Posts Tagged ‘Paris Saint-Germain’
Handed United’s fabled number seven shirt after a club-record £59.7 million ($84.3 million, 74 million euros) transfer from Real Madrid, Di María could scarcely have arrived at Old Trafford amid greater fanfare. But despite a promising start, including a delicious lob at Leicester City, Manchester would not prove a happy home for the man nicknamed ‘Fideo’ (Noodle) on account of his skinny frame. Van Gaal continually changed his role, even fielding him as a lone striker at one stage, and a succession of injuries prevented him from finding any rhythm. The nadir arrived in late January last year when a group of burglars armed with scaffolding poles attempted to smash their way into Di María’s luxurious home while he, his wife and one-year-old daughter cowered inside.
I’ve written something on Ángel di María’s trip to the Etihad Stadium with Paris Saint-Germain, which gives him an opportunity to add a footnote to the chapter marked ‘Manchester’. You can read it here.
I caught up with the crew on Sportsnet’s Soccer Central podcast on Thursday to look back at the week’s Champions League quarter-final first legs. Our conversation took in the link between tiki-taka and Fernando’s moment of madness against Paris Saint-Germain, Zlatan Ibrahimović’s likely next move and Fernando Torres’s crazy sending-off against Barcelona. You can listen here.
“In building his teams, Mourinho has often used the number six as a cornerstone. At Porto he had Costinha, another wiry, combative player, and the scorer of the goal against Manchester United during the 2003-04 Champions League that sent Mourinho sprinting down the Old Trafford touchline and into the wider football consciousness. At Chelsea there was Claude Makélélé, the tip of the inverted midfield triangle with which Mourinho swamped the central midfield pairings that prevailed in England at the time.”
My AFP piece on José Mourinho and the search for the perfect number six can be read here.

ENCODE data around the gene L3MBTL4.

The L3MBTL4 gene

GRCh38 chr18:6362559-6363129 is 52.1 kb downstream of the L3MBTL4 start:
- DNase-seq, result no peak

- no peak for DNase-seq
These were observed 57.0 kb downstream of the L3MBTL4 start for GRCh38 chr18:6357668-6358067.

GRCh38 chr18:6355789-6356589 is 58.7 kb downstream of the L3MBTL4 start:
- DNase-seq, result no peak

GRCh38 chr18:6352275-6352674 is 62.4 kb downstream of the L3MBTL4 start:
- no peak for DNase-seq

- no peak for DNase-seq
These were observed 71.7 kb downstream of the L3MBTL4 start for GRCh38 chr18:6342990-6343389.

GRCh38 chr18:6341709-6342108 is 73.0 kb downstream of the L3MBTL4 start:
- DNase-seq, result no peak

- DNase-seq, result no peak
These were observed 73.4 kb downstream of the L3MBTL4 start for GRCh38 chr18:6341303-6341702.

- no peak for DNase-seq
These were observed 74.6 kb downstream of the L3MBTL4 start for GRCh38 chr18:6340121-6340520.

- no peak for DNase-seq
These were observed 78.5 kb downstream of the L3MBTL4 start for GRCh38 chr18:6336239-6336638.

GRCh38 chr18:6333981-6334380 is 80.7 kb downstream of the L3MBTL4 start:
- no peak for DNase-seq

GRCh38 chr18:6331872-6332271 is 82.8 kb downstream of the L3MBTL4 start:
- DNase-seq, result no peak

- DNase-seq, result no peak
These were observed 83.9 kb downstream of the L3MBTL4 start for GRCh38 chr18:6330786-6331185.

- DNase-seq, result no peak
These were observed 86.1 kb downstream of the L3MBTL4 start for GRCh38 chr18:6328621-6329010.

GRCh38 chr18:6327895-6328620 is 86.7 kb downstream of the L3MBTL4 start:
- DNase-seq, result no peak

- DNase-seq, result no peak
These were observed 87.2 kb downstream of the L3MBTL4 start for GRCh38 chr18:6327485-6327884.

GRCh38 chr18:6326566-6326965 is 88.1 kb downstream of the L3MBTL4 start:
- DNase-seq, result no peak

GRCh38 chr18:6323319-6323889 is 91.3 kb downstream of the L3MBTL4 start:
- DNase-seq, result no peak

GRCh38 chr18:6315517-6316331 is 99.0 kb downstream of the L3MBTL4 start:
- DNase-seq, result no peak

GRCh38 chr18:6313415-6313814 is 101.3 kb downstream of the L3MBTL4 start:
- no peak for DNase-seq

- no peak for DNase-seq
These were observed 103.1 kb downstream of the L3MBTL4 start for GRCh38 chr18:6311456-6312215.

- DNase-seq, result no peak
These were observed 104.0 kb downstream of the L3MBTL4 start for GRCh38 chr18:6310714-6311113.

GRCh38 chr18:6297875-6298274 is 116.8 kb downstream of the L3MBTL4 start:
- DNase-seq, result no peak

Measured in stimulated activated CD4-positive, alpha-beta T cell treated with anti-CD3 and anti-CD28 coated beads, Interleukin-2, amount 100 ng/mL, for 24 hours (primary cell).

“London (AFP) – Demba Ba scored in the 87th minute to give Chelsea a last-gasp 2-0 win at home to Paris Saint-Germain on Tuesday that swept them into the Champions League semi-finals.”
My AFP report on a night of knife-edge tension at Stamford Bridge can be read here.
Newcastle United fans, look away now. If losing Yohan Cabaye was painful, it probably won’t help to learn that he’s not even getting in the Paris Saint-Germain team at the moment.
As one of the stars of Lille’s 2010-11 double-winning team and a core member of the France side that engineered November’s famous comeback against Ukraine in World Cup qualifying, Cabaye is not short of admirers in his home country, but he is not playing for PSG for the simple reason that he is not Marco Verratti.
Since swapping the Bigg Market for the Champs Elysées in January, Cabaye has made only four starts. Instead, he is becoming the player that Laurent Blanc turns to when Verratti needs a breather, starting in the second leg of the Champions League last 16 encounter with Bayer Leverkusen (after PSG had put the tie to bed with a 4-0 victory in the first leg) and coming into the team for Friday’s 1-0 win at Nice, when Verratti was rested ahead of this week’s meeting with Chelsea.
French pundits believe that PSG’s neatly balanced midfield trio of Verratti, Thiago Motta and Blaise Matuidi will give them the edge in their quarter-final against Chelsea, and if Motta supplies the brains and Matuidi the lungs in that triumvirate, Verratti is the wildly and erratically pumping heart.